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Ask Catalyst Express: Women CEOs

How many corporate Chief Executive Officers (CEOs) are women?

Despite accounting for nearly half of the workforce in the United States, women are still scarce among CEOs of the largest corporations. Catalyst studies trends among women CEOs in S&P 500 and Fortune 500 companies.


The Current Picture: S&P 500 Companies

Women CEOs of the S&P 500

  • Catalyst tracks the current list of women CEOs in the S&P 500. Since the S&P 500 index changes constantly, we do not maintain a historical list for this group, but rather take a snapshot of the index once per year.

Pyramid: Women in S&P 500 Companies

  • The Catalyst Pyramid visually highlights the gender leadership gap at S&P 500 companies. The Pyramid shows that while women’s overall representation is close to parity, men are overrepresented within the upper tiers of the Pyramid (e.g., leadership positions, high-level management, board of director seats, CEOs).
     

The Historical Lens: Fortune 500 Companies

Historical List of Women CEOs of the Fortune Lists: 1972-2018

  • Fortune magazine annually ranks the largest companies in the United States by revenue. Catalyst has researched and created a list of all the Fortune women CEOs. As of October 15, 2018, there have been 70 individual women in Fortune 500 CEO roles in total. Three women (Susan Cameron, Irene Rosenfeld, and Meg Whitman) served as CEO of a Fortune 500 company twice. In total, women have served as CEO of a Fortune 500 company in 73 instances.
    To receive this list, please submit a request to the Catalyst Information Center.
     

How Women CEOs Are Selected

Out of the 73 instances in which women have served as CEOs of Fortune 500 companies, 16 were external candidates (21.9%) and 57 were internal (78.1%).

Among Fortune 500 companies, women have succeeded other women as CEO on only three occasions.

  • Anne Mulcahy served as CEO of Xerox from 2001–2009, then Ursula Burns succeeded her and served from 2009–2017.
  • Andrea Jung was CEO of Avon Products from 1999–2011, when Sheri McCoy succeeded her and served from 2012–2017.
  • Susan Cameron was CEO (for the second time) of Reynolds American from 2014 until January 1, 2017, when Debra Crew succeeded her, serving only one year (until December 31, 2017).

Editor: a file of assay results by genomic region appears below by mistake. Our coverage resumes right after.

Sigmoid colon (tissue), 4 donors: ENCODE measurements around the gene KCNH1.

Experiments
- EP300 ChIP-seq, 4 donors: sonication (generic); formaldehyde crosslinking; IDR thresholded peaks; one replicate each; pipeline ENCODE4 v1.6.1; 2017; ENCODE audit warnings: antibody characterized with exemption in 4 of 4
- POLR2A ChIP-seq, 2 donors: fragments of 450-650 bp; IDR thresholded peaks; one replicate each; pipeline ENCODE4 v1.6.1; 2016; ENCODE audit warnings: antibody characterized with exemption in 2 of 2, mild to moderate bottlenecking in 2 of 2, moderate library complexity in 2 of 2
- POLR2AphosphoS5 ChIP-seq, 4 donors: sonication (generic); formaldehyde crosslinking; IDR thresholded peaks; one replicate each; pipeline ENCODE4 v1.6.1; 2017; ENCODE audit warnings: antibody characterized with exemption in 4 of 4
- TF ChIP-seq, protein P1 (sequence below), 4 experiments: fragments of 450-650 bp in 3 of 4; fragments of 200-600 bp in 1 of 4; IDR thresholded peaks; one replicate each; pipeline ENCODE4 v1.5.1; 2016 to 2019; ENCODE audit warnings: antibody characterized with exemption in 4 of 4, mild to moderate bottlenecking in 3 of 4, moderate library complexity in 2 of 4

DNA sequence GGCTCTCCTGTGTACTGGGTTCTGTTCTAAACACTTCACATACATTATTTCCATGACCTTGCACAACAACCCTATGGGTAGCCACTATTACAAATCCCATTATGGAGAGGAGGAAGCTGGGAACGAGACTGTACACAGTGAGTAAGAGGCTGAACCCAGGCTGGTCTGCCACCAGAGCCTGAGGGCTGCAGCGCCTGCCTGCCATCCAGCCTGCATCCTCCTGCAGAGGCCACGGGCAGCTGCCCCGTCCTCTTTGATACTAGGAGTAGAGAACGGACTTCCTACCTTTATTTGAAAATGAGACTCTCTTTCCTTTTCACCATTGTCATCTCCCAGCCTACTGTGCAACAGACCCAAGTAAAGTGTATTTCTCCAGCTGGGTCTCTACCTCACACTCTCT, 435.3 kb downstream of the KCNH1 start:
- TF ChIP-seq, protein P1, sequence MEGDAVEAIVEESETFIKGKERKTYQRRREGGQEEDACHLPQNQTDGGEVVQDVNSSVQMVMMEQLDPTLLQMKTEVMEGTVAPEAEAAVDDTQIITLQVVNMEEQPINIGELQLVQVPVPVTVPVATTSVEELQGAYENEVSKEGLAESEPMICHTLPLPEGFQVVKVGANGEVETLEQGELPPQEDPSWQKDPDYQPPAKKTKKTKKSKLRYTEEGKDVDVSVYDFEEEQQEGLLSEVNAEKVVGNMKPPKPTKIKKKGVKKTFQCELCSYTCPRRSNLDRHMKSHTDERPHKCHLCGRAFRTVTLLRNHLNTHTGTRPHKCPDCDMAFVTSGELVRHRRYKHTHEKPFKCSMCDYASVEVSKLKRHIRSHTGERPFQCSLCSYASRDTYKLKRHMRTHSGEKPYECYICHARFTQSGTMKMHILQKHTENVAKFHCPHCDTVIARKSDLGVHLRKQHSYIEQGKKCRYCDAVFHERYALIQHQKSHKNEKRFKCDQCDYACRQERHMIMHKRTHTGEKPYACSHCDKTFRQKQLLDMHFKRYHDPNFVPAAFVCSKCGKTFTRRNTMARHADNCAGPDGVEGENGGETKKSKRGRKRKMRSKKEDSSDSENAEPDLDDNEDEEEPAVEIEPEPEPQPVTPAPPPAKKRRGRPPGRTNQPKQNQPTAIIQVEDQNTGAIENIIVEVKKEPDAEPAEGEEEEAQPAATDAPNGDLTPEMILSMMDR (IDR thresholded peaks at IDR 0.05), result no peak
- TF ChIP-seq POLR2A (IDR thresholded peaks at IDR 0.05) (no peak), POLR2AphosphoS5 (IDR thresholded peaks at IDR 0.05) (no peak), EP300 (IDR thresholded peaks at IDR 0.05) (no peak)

CEOs in Underrepresented Groups

CEOs of the Fortune 500 are overwhelmingly white, straight, and male. Women, women of color, women born outside of the United States, and LGBT women are underrepresented.

Because of the difficulty of verifying any individual's race and ethnicity, Catalyst is unable to provide specific data points around women of color and white CEOs. However, we have collected examples from reliable news sources of women of color CEOs of the Fortune 500, past and present.

  • Ursula Burns, CEO of Xerox Corporation from 2009–2017, is the only Black woman to ever serve as CEO of a Fortune 500 company.
  • Andrea Jung, CEO of Avon Products from 1999–2011, is of Asian descent.
  • Laura Sen, CEO of BJ’s Wholesale Club from 2009–2016, is multiracial, of Irish and Chinese descent.
  • Lisa Su, CEO of Advanced Micro Devices since 2014, was born in Taiwan.
  • Joey Wat, CEO of Yum China Holdings since 2017, was born in China.
  • Geisha Williams, CEO of PG&E since 2017, is the first Latina CEO of a Fortune 500 company.

Lesbian, gay, bisexual, and transgender (LGBT) CEOs are also extremely rare.

  • Beth Ford, CEO of Land O’Lakes since August 1, 2018, is the first openly gay woman to serve as CEO of a Fortune 500 company.
     

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